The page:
NBA Finals: Parker vs. James comes down to a big break
MIAMI – Tony Parker against LeBron James with Game 1 of the NBA final on the line, a creative offensive player against a dominant physical presence, the most important player on either team likely to decide the game on a one-on-one situation.
And what turned it?
Parker stumbled and bumbled and fumbled, nearly doing the splits falling down one time, James never more than an arm’s length away before being the shot clock by a split second for the game-winning basket as the San Antonio Spurs beat the Miami Heat 92-88 to open the best-of-seven series at the American Airlines Arena.
“We were very fortunate,” was how San Antonio coach Gregg Popovich described Parker’s shot with less than six seconds to go.
“It looked like he lost it two or three times … but he stuck with it, he kept competing … he got it up there on the rim.”
Referees needed an extensive review of the shot to see if it had beat the shot clock, there was concrete evidence to rule it hadn’t and it counted.
“It felt forever, too,” said Parker. “It was a crazy play, I thought I lost the ball three or four times, it didn’t work out the way I wanted it to,” said Parker.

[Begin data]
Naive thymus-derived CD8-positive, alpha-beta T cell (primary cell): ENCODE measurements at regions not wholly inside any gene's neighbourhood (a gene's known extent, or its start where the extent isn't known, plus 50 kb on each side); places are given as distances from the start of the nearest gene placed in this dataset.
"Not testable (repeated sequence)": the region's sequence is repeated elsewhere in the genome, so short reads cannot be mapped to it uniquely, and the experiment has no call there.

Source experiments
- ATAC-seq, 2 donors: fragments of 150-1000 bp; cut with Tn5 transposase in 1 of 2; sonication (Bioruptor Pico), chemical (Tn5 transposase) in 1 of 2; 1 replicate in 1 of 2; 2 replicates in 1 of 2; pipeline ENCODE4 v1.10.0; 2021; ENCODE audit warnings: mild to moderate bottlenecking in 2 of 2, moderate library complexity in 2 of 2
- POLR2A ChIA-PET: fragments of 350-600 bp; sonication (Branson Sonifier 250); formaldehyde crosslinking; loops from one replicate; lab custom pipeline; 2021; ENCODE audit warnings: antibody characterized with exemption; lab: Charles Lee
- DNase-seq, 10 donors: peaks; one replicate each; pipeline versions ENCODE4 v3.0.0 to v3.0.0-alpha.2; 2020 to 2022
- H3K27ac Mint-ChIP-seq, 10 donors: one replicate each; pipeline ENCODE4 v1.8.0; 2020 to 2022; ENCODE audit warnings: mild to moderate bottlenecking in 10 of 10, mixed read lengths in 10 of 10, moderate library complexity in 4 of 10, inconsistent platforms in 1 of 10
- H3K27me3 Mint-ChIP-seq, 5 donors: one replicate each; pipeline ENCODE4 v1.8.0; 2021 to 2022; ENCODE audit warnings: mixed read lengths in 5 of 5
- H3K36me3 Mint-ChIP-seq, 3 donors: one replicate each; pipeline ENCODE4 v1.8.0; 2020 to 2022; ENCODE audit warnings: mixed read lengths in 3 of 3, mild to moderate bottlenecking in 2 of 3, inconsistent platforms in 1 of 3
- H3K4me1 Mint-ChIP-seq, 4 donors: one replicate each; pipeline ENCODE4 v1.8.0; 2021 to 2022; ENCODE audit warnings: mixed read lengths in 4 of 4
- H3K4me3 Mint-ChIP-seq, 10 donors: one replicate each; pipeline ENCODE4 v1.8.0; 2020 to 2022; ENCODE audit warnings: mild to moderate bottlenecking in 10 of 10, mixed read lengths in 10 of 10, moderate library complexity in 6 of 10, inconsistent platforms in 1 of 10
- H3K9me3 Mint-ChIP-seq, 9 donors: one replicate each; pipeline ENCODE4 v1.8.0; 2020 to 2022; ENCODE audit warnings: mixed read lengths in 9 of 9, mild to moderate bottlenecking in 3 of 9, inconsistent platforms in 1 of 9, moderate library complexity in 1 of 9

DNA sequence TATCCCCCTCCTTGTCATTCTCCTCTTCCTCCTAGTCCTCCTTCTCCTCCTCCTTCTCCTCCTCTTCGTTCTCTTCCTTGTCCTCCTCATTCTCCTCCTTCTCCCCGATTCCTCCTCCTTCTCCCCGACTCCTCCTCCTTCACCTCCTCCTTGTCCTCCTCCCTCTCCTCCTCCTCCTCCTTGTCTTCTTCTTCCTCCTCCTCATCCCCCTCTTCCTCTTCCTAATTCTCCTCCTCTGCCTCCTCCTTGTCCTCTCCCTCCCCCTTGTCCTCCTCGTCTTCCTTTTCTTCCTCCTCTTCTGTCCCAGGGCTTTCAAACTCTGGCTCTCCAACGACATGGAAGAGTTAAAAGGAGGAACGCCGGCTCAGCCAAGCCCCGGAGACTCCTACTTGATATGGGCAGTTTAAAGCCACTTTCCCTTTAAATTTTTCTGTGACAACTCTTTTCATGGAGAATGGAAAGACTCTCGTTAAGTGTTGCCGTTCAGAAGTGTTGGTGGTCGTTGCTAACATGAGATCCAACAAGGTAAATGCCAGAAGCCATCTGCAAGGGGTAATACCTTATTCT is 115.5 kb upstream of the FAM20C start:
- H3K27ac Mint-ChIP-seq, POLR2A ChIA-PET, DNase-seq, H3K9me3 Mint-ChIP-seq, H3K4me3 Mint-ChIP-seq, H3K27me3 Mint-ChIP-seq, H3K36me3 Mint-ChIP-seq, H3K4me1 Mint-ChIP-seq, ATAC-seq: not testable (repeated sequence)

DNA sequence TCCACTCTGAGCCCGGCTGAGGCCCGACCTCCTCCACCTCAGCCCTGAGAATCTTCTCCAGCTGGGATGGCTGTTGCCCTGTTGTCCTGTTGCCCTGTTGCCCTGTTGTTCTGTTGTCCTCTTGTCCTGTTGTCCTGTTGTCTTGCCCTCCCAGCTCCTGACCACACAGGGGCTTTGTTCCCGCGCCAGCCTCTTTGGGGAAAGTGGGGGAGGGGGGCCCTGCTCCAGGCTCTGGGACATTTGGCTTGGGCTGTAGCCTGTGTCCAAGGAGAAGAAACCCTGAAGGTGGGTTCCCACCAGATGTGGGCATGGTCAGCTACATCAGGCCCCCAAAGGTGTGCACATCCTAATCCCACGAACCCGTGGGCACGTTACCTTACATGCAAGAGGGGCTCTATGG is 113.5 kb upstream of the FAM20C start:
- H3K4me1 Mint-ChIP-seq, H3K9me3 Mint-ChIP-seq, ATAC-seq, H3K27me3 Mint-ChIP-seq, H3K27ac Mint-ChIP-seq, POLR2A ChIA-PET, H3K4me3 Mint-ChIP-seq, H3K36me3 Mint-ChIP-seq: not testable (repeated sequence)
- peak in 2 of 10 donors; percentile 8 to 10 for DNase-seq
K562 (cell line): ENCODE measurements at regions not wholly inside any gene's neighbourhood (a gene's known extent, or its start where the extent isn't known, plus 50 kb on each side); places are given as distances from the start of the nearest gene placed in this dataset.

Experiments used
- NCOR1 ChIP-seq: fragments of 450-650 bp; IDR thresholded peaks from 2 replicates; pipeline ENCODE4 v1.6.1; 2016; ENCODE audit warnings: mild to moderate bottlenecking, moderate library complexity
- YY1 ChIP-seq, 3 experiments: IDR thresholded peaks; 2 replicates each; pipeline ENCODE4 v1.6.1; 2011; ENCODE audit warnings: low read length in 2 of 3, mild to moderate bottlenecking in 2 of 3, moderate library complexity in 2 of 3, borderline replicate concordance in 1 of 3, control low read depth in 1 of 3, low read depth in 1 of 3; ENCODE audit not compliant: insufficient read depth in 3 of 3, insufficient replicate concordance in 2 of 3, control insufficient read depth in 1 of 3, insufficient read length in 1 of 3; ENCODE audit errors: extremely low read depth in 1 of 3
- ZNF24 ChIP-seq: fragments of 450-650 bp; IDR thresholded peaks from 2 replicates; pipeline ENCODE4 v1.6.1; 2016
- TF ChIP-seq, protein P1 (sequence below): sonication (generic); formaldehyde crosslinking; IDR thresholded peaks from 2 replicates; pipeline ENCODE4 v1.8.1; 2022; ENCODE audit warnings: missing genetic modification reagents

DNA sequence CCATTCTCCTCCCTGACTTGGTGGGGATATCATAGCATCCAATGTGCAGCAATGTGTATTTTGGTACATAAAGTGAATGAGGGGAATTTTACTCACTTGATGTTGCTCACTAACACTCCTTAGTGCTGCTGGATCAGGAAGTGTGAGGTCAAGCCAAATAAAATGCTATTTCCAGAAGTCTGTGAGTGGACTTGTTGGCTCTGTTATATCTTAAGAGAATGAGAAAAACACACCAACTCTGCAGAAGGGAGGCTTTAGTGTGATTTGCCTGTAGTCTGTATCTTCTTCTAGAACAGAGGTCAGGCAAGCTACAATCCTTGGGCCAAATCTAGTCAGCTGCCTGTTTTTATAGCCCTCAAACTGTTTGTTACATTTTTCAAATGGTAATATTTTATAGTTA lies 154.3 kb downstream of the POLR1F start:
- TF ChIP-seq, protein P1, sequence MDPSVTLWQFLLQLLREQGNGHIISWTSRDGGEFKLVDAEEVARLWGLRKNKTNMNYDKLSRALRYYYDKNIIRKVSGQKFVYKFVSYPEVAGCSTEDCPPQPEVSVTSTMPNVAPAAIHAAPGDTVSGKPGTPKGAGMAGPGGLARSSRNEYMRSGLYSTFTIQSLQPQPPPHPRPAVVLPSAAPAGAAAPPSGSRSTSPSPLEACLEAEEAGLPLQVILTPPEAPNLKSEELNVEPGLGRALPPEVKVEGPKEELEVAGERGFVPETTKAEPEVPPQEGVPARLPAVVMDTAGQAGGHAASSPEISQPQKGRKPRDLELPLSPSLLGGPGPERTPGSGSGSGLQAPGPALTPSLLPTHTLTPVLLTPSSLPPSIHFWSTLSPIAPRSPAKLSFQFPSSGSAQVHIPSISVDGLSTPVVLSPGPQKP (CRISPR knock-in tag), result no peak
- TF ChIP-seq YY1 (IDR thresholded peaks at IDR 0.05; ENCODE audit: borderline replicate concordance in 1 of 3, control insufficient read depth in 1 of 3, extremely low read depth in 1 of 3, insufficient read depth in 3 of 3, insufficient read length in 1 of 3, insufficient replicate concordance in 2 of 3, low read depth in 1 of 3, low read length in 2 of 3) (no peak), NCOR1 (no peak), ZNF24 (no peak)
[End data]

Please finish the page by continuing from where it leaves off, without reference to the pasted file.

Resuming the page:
“t was one of those shots that will go down in lore, not for how beautifully scripted it was; quite the contrary.
“He had LeBron on him and almost being blitzed,” said Manu Ginobili. “So he really had to step through it and jump forward to be able to let it go.
“It was an unbelievable shot.”
Parker’s shot finished a dominant fourth quarter for the gifted point guard, who had 10 of his 21 points while playing the entire quarter. He ended up playing 40 minutes with 21 points and six assists and the most vital stat was his zero turnovers.
“We understand that when it comes down to it, LeBron is going to be their best defender,” said Tim Duncan. “They are going to continue to put him on Tony, we have to continue to execute, continue to attack and just try to get (Parker) as much space as possible.”
The Heat has to feel like the game got away from them through their doing.
James had a triple double – 18 points, 18 rebounds and 10 assists – but they were never able to seize control of the game. Chris Bosh ended up taking four three-pointers – the same number as Ray Allen, one more than Dwayne Wade and twice as many as Mike Miller and they seemed discombobulated at times.
“We had some poor possessions … there were a couple of uncharacteristic mistakes, three of them (turnovers) in the fourth quarter. And probably three or four possessions where we didn’t get organized … and the ball didn’t go where it needed to go.”
Kawhi Leonard, the second year swingman who was the primary defender on James, did an admirable job. He got plenty of help, the Spurs walled off the paint when James tried to drive and San Antonio will live with his 18 points.
“Nobody is going to stop LeBron James for all the reasons that we know but to try and make him work and maybe deny a catch here and there is important,” said Popovich. “Kawhi did the best job he could.”